19 COMPOUND NOUNS cont singularplural a tennis shoethree tennis shoes one assistant headmasterfive assistant headmasters the sergeant majorsome sergeants major a mother-in-lawtwo mothers-in-law an assistant secretary of statethree assistant secretaries of state my toothbrushour toothbrushes a woman-doctorfour women-doctors a doctor of philosophytwo doctors of philosophy a passerby, a passer-bytwo passersby, two passers-by Plural forms of compound nouns In general we make the plural of a compound noun by adding -s to the "base word" (the most "significant" word). Look at these examples: Prepared by Men Tum English and Business teacher

20 COMPOUND NOUNS cont old style plural(very formal)new style plural teaspoonful3 teaspoonsful of sugar3 teaspoonfuls of sugar truckful5 trucksful of sand5 truckfuls of sand bucketful2 bucketsful of water2 bucketfuls of water cupful4 cupsful of rice4 cupfuls of rice Note that there is some variation with words like spoonful or truckful. The old style was to say spoonsful or trucksful for the plural. Today it is more usual to say spoonfuls or truckfuls. Both the old style (spoonsful) and the new style (spoonfuls) are normally acceptable, but you should be consistent in your choice. Here are some examples: Some compound nouns have no obvious base word and you may need to consult a dictionary to find the plural: higher-ups ha ɪ. ə r ˈʌ p/ someone with a more important position than you in an organization also-rans / ˈɔː l.s ə ʊ.ræn/ someone in a competition who is unlikely to do well or who has failed go-betweens some1 who takes messages between people who are unable or unwilling to meet has-beens: DISAPPROVING, a person who in the past was famous, important, admired or good at something, but is no longer any of these. good-for-nothings a person who is lazy and not helpful or useful. She told him he was a lazy good-for-nothing and should get a job. grown-ups: an adult, used especially when talking to children Ask a grown-up to cut the shape out for you. Prepared by Men Tum English and Business teacher

21 Note that with compound nouns made of [noun + noun] the first noun is like an adjective and therefore does not usually take an -s. A tree that has apples has many apples, but we say an apple tree, not apples tree; matchbox not matchesbox; toothbrush not teethbrush. With compound nouns made of [noun + noun] the second noun takes an -s for plural. The first noun acts like an adjective and as you know, adjectives in English are invariable. Look at these examples: long plural form becomes plural compound noun [noun + noun] 100 trees with apples100 apple trees 1,000 cables for telephones1,000 telephone cables 20 boxes for tools20 tool boxes 10 stops for buses10 bus stops 4,000 wheels for cars4,000 car wheels COMPOUND NOUNS cont Prepared by Men Tum English and Business teacher

22 No phrases are not compound nouns Change to compound nouns 1a room for stores 2a tape for measuring up to 300 cms 3the assistant manager of the restaurant 4a station for express trains 5size of cables 6reduction in cost 7two periods of three months 8plugs with 3 pins 9two steel boxes for the tools 10the husband of my daughter Compound noun quiz Using compound nouns, can you shorten the following phrases? Prepared by Men Tum English and Business teacher

23 Unit VI Compound Adjectives What is a compound adjective? A compound adjective is an adjective that comprises more than one word. Usually, hyphens are used to link the words together to show that it is one adjective. Examples: - Please request a four-foot table. ('Four-foot' is an adjective describing the table. A hyphen is used to link 'four and 'foot' to show that it is one adjective.) - It is a 6-page document. - Claire worked as a part-time keeper at the safari park. - That is an all-too-common mistake. 12-page magazine, free-range eggs, never-to-be-forgotten experience. Compound adjectives can also be grouped using italics, quotation marks and title case (i.e., capital letters). This is covered more in the lesson Alternatives to Hyphens in Compound Adjectives.Alternatives to Hyphens in Compound Adjectives Prepared by Men Tum English and Business teacher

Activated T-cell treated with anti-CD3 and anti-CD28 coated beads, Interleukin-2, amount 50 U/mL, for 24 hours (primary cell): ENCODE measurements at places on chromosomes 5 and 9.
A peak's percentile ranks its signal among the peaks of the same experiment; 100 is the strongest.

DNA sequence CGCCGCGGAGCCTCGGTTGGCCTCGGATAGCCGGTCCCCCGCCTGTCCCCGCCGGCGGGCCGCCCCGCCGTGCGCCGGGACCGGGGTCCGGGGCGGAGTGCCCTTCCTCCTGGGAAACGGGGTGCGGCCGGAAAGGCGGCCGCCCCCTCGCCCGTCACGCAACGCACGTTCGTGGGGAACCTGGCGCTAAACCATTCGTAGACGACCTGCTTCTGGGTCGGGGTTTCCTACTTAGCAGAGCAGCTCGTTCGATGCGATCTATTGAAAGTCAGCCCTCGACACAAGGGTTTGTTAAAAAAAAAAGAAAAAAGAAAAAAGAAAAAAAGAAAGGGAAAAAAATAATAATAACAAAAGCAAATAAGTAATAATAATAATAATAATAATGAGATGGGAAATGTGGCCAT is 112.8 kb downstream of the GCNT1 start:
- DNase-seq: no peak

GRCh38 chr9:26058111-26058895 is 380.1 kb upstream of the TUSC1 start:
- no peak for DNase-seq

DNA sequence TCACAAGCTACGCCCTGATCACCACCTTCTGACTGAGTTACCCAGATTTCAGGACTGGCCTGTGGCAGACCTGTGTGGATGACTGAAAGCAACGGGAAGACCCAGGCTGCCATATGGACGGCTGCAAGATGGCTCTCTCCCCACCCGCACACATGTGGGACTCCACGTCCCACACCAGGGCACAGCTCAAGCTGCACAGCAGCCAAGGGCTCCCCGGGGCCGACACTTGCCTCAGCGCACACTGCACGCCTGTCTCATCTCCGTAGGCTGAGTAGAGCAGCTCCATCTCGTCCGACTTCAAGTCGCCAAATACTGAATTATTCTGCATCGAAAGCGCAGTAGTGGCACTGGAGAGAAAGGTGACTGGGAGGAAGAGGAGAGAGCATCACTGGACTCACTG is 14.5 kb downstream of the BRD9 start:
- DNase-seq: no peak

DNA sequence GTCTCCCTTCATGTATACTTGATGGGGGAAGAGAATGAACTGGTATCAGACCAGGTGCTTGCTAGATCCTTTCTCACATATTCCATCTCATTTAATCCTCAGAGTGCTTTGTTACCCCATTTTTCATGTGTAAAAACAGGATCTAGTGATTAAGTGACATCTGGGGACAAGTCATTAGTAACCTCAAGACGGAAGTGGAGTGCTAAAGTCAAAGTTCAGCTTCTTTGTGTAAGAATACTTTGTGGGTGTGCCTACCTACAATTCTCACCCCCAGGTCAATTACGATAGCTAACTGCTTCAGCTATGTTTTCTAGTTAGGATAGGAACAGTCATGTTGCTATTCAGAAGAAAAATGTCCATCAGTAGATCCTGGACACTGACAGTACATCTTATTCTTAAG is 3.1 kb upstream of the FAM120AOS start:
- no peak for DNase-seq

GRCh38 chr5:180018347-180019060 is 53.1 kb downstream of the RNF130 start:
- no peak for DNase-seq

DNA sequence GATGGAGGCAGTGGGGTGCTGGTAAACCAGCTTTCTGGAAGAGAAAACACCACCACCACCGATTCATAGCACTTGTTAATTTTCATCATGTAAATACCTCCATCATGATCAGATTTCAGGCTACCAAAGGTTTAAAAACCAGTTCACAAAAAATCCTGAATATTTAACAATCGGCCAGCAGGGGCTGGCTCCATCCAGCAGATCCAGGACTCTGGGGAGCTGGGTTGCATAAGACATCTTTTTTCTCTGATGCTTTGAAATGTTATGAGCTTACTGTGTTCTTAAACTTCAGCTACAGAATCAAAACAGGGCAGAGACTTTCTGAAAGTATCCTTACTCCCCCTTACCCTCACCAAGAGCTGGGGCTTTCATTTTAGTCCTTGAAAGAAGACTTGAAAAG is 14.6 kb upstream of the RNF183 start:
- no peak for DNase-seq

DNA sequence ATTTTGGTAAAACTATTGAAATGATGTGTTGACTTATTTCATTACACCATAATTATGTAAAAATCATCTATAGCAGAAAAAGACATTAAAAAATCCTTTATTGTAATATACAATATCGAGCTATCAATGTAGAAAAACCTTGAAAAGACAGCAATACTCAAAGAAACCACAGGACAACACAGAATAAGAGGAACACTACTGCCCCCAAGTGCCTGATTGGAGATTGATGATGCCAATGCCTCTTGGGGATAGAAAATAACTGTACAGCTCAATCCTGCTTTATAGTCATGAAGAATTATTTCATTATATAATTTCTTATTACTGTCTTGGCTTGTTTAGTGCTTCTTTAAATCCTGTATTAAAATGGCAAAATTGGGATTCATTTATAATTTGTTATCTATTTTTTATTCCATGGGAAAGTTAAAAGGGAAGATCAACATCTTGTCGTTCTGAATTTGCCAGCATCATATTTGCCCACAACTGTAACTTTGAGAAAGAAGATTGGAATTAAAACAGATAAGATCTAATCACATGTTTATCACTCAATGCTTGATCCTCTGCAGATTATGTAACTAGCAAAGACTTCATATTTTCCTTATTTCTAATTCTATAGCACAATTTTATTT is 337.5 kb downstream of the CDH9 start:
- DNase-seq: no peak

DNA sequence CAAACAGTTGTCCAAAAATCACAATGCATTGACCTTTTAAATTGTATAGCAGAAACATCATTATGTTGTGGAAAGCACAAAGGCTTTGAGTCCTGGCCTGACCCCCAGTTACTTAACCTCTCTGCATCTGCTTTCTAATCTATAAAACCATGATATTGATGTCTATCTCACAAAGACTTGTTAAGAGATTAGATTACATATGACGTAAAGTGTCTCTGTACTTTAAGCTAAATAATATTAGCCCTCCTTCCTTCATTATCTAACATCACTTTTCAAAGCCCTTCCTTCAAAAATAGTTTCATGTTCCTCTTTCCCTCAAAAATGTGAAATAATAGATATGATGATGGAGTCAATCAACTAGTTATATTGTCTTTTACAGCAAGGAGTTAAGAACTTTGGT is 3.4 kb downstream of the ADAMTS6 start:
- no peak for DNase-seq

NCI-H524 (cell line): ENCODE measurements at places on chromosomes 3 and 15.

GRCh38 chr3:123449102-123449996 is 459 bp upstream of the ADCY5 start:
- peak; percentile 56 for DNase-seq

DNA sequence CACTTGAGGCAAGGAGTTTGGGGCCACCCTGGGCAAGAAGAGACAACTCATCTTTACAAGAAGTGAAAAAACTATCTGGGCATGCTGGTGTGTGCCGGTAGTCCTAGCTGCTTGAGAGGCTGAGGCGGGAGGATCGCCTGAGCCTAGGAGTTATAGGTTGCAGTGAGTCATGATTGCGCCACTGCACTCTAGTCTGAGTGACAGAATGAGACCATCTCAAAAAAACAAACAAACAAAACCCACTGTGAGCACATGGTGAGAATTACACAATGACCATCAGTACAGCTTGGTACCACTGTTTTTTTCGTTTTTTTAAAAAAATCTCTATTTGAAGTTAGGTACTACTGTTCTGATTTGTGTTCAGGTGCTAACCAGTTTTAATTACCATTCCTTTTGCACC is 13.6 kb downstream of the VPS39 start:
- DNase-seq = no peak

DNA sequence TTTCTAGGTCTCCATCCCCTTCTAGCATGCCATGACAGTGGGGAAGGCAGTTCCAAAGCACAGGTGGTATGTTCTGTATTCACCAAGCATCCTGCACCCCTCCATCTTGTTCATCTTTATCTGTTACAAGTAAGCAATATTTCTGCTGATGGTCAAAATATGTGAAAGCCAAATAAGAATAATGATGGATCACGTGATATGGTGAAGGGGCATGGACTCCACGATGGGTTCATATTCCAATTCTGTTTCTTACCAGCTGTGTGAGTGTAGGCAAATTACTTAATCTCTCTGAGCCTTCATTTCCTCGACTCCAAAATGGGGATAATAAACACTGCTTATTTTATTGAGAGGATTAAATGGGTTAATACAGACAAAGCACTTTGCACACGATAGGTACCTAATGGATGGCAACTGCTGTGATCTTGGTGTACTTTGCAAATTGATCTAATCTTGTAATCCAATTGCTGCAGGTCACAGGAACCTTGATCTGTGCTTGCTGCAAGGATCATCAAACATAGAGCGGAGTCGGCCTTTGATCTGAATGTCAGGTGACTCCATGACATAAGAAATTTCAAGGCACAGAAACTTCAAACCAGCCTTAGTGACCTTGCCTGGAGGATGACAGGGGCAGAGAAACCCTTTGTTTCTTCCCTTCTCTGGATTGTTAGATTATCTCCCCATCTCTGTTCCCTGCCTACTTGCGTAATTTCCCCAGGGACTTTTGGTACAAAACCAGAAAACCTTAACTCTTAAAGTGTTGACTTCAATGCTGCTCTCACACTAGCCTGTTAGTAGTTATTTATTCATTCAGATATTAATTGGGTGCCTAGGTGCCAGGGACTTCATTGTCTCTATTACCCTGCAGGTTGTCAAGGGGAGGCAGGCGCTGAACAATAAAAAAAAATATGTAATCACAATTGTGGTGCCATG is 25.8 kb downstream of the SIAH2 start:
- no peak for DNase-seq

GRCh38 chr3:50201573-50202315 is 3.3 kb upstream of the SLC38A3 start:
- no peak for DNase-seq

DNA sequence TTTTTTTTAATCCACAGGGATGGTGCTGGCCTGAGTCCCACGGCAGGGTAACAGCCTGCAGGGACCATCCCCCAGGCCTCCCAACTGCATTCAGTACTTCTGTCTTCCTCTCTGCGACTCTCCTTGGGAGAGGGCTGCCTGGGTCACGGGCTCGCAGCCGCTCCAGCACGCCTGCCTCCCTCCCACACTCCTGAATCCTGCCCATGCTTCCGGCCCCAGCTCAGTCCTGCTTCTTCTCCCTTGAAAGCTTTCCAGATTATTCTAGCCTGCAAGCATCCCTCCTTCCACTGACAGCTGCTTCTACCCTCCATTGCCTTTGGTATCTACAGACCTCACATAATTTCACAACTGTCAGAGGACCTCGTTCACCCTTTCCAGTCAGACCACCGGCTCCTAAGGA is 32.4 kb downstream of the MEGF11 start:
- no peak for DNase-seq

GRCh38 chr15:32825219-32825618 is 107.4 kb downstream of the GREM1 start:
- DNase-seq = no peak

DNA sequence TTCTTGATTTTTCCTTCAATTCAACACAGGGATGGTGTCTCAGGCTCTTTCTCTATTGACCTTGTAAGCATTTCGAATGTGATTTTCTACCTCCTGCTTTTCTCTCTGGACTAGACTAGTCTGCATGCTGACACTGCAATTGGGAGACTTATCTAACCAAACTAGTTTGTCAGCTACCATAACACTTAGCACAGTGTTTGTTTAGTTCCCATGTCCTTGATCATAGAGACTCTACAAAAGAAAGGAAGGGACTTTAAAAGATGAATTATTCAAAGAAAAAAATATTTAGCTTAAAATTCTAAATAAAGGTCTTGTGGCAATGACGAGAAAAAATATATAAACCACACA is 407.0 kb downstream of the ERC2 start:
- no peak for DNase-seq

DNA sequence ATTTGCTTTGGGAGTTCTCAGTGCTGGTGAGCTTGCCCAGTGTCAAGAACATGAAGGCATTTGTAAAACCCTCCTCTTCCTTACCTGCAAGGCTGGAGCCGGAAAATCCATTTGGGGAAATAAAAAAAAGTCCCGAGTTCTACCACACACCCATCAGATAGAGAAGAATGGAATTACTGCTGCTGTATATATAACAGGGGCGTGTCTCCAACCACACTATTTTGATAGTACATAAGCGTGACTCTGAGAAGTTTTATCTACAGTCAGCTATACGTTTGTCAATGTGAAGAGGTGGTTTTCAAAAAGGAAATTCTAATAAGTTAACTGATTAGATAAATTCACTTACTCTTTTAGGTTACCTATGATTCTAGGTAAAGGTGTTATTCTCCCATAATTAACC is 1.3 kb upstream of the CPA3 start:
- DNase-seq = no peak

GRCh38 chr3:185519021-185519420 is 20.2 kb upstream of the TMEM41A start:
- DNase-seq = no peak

24 Compound Adjectives cont Compound Adjectives from Proper Nouns Often adjectives are formed from proper nouns (i.e., the names of things), which should be written using capital letters. In these circumstances, there is no need to group the words together using hyphens. Examples: Did you manage to get the Billy Elliot tickets? (The words 'Billy Elliot' are one adjective describing the tickets. As the capital letters group the words, there is no need to use a hyphen.)proper nouns The village fete will be held on the Red Lion lawn. Prepared by Men Tum English and Business teacher

25 Compound Adjectives with Quotation Marks and Italics Although a less common practice, it is also possible to group the words in a compound adjective using quotation marks, italics or a combination of the two. (Italics tend to be used for foreign words.) Examples: It is an ab initio course (i.e., for beginners) initio is a Latin, From the beginning; from the first act; from the inception. (italics used to group the adjective) Amber looked at the stick in the water, looked me in the eye and then turned away, giving me a "get it yourself" look. (quotation marks used to group the adjective) For more than ten years, Jack claimed to be part of the "Mary Celeste" crew before admitting to his cousin at a party that he was not. (capital letters, italics and quotation marks used to group the adjective) Compound Adjectives cont Prepared by Men Tum English and Business teacher